Why should we stop drinking bottled water? Is it bad for the environment as those plastic bottles are guaranteed to be recyclable?
Environmental expert and entrepreneur Pakpoum Mahasith, who is the CEO and founder of EcoloTech, pointed to the massive amount of plastic bottle waste in the sea.
He set up what he describes as an “earth-saving technology company” in Thailand 10 years ago after having lived overseas for over two decades. He saw a business opportunity after realizing the size of Thailand’s plastic bottle waste.
First steps of a green tech firm
Pakpoum told The Story Thailand that he started his career in the fashion and cosmetic industry over 20 years ago. He designed packages for a famous perfume brand and discovered that they were often thrown away after the products were unboxed.
At that time, he started thinking of joining efforts to reduce adverse impacts on the environment. That’s why when he returned to Thailand, he thought of starting an eco-friendly business.
The CEO said he went to college in France at the age of 18. He started with law but then shifted to business management. After graduation, he returned to work in Thailand for a few years but later decided to go back to France and worked for an American garment brand.
After that, he worked for a world-class cosmetics brand for 7-8 years before setting up his own cosmetics company in Paris. But three years later, he decided to return to Thailand in 2013 to take care of his family.
Before starting his business in Thailand, Pakpoum tried to learn about his prospective customers by looking into garbage bins to find out what people consumed. He discovered a lot of foam boxes and plastic bottles inside. About 60% of the garbage are plastic bottles, which meant Thai people drink large amounts of bottled water.
His Internet research found that many Thais opt for drinking water from plastic bottles because Thailand’s tap water is produced from river water and has quality issues.
The entrepreneur then came up with an idea to change the behaviour of Thai consumers in drinking bottled water. Plastic bottles are not biodegradable and the only way to get rid of them is by burning, which is bad for the environment.
After additional research, he discovered that potable water can be produced from surrounding air. The CEO estimated that it would need at least 20 years to change people’s behaviour on drinking water from plastic bottles. That meant his company would be busy during those 20 years.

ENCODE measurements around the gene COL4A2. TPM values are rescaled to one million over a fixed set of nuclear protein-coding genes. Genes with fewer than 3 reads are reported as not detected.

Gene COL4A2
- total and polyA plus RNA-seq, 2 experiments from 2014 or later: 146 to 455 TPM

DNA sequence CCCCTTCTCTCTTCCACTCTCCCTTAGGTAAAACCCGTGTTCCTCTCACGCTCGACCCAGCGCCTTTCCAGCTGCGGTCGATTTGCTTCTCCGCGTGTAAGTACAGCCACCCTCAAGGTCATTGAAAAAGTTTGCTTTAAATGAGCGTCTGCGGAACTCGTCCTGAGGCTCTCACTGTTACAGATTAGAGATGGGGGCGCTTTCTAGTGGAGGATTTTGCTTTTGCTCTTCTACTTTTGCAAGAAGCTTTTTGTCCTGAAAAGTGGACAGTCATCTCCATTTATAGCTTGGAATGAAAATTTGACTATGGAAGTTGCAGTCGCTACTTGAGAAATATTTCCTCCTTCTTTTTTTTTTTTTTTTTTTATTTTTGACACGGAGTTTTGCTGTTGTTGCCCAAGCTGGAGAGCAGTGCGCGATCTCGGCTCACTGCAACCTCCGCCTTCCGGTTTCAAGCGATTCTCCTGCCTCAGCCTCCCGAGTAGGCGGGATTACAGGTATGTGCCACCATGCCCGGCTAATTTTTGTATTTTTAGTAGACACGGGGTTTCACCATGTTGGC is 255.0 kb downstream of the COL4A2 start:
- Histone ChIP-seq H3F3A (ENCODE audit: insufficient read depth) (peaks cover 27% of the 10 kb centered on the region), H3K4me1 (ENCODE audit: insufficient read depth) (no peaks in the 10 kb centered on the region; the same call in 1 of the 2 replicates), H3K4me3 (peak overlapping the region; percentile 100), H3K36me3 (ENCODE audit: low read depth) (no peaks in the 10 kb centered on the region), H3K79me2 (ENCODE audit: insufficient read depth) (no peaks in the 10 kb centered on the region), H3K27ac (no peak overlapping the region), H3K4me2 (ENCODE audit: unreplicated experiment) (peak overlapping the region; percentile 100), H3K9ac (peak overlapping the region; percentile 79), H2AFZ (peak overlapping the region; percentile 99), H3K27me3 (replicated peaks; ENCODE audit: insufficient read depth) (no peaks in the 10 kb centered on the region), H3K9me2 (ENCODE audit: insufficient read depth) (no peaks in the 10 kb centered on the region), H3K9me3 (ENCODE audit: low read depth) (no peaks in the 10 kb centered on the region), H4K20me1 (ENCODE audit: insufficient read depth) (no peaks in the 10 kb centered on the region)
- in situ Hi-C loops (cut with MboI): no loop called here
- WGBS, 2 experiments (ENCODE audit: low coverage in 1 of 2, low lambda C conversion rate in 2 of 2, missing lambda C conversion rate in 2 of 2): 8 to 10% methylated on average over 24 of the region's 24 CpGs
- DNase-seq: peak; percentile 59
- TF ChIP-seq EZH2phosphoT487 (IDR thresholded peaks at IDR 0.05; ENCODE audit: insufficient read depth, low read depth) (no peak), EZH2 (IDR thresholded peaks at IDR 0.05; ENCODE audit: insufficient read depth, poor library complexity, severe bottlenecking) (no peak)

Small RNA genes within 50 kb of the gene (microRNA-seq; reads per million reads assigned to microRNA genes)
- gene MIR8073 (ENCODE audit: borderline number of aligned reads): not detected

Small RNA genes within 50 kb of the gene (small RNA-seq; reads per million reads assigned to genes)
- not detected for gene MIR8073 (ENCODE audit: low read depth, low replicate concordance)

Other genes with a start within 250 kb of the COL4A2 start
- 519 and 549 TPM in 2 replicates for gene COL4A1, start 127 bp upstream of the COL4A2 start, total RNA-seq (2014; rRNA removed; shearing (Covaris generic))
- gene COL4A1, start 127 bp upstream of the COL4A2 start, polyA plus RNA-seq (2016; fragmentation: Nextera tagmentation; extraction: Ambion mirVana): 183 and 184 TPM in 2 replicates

He started ordering atmospheric water generators from the United States for his newly founded company. However, his friends who agreed to be his business partners opted out, leaving him to continue with the business alone.
“In those days, after having lived overseas for 20 years, I was like a foreigner who started a new business in Thailand. It was really challenging. I had to decide whether to give up or fight on,” Pakpoum said.
He decided to continue with the business, which has grown until today.
Trial and error until achieving success
The founder of EcoloTech said his decision to go ahead stemmed from his belief that every problem had an opportunity and solving the problem was a business opportunity itself.
His business was started in 2013, when its first atmospheric water generators were imported from the US for sale in Thailand. The company started collecting data on customer usage and repair records for further development of the product.
Later, he looked beyond importing the device for distribution. His goal was to develop a locally innovated atmospheric water generator that is easy to use and maintenance.
After five years of distributing imported atmospheric water generators, the company found some weak points in the product. So, EcoloTech came up with the idea of producing its own atmospheric water generator. It managed to develop a prototype with funding from the National Innovation Agency (NIA).
Its prototype drew the interest of the South Korean government as there was a startup in that country working on the same issue, according to Pakpoum. However, after working together for some time, he found that their goals on business and the environment differed, so there was no further collaboration.
The company has sold about 2,000 imported atmospheric water generators, which have been used in hotels, office buildings, schools and temples. However, the company still retains its policy of eventually producing its own products.
The company’s goal is to build atmospheric water generators that are inexpensive so that the device is affordable to as many people as possible, according to the CEO. “We aim to make a device that generates drinking water at a price comparable to that of the existing coin-operated water vending machines,” he said.